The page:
Well, hopefully the bank loans it out. But that’s such a judgmental term, loan. If I decided, like many a passionate Zionist, that I wanted to loan money to the State of Israel, wouldn’t you instead decide to phrase such a decision as deciding to “buy Israel bonds?” And indeed, would that be saving or consumption? But more to the point, if a bank “loans” out deposits couldn’t it instead be buying bonds? When a firm builds a factory they sell bonds to raise capital to finance an “investment.” Why not homeowners?

Can you see where this is going? Money is a hot potato – whenever you hand it to somebody, the last thing they want to do is just hold onto it. Even if they think they are, they aren’t – they’re exchanging what is truly money, cold hard cash, for something else, something that, while it might be very similar to money, isn’t quite. They are buying something, even if it’s a money-equivalent. Money itself keeps leaping from one hand to the next, nobody wanting to be stuck with it.

There are only two ways for money to “retire,” and that is at the very top or the very bottom. The latter would be like grandma stuffing cash into a mattress; intuitively in the modern era that seems unlikely, as most people with excess money are banked and those who aren’t tend to prefer to stash gold. The other way is in bank reserves, money deposited with a central bank. That is the true “black hole” or final resting place of money – a place where money really can stop. According to the Federal Reserve, there are currently $1.5 trillion in excess reserves stuffed in the world’s biggest mattress. That money is infinitely safe but its velocity is for-all-intents-and-purposes zero; since the Federal Reserve is that magic and grand institution that wills dollars into existence, it doesn’t truly spend those deposits on buying bonds the way a normal bank might, since its purchases are not constrained by the amount deposited and it could part with all deposits without it affecting their normal business (although that might influence their policy decisions going forward).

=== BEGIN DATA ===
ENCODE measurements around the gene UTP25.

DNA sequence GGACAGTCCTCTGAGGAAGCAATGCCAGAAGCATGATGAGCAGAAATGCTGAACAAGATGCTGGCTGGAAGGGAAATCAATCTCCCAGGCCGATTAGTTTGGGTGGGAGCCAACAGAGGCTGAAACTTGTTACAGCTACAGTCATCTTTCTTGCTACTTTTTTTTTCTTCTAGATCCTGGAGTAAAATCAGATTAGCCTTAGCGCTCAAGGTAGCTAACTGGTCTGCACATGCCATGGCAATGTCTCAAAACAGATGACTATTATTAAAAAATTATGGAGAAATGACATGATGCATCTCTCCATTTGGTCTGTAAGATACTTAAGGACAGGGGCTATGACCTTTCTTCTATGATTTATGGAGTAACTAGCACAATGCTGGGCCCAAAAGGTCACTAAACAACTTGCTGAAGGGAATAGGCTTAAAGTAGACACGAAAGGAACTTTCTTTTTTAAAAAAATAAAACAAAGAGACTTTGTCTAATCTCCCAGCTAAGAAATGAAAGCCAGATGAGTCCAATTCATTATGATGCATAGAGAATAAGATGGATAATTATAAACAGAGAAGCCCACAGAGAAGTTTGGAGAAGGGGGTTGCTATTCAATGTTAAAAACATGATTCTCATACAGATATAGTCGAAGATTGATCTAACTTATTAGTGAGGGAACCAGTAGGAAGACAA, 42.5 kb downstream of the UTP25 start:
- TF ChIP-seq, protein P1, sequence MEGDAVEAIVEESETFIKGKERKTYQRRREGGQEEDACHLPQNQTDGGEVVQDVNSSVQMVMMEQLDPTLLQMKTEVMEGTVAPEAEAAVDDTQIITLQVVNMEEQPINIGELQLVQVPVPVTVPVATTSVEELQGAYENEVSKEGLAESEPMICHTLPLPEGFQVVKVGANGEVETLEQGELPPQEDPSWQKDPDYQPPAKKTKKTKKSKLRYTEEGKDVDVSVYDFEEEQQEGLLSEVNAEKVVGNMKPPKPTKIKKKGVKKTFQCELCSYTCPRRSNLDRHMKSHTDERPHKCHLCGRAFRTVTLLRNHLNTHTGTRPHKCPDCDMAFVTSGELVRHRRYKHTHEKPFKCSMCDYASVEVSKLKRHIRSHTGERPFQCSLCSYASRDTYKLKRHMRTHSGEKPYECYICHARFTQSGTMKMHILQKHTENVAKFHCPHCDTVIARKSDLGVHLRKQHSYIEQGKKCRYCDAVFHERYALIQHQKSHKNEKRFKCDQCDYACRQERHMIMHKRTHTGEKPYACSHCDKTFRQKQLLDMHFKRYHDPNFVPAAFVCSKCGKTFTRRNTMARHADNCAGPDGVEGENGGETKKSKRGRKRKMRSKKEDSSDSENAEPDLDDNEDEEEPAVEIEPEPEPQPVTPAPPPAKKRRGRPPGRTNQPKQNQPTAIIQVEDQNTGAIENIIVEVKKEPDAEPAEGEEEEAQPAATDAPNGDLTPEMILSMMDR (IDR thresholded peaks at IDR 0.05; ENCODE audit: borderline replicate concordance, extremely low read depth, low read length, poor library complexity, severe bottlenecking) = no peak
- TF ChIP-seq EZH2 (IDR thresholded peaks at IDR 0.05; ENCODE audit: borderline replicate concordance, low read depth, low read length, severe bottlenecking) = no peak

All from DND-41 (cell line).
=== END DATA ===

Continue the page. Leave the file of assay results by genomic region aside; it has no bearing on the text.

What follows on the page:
What all this does, IMHO, is reduce the number of meaningful economic questions. Fundamentally, I believe that economic growth is about the momentum of money – its mass, or supply, multiplied by its velocity. This to me is a very similar, if not exact parallel, to NGDP growth.

This to me also renders the distinction between “saving” and “consumption” mostly moot. It doesn’t matter if individuals spend their money on buying shiny baubles or tasty foods or if they spend it on what are essentially insured promissory notes from banks, ie, deposit it; what matters is if the money keeps moving. When it doesn’t, as you can see here, the economy shudders to a halt. Of course, if the money is moving too fast that is both a symptom and a cause of over-inflation – people should want to rid themselves of cash but not near-equivalents for money, like deposits – but this against parallels NGDP, where you target a level and trend and prevent it from both exceeding these measures and failing to meet them.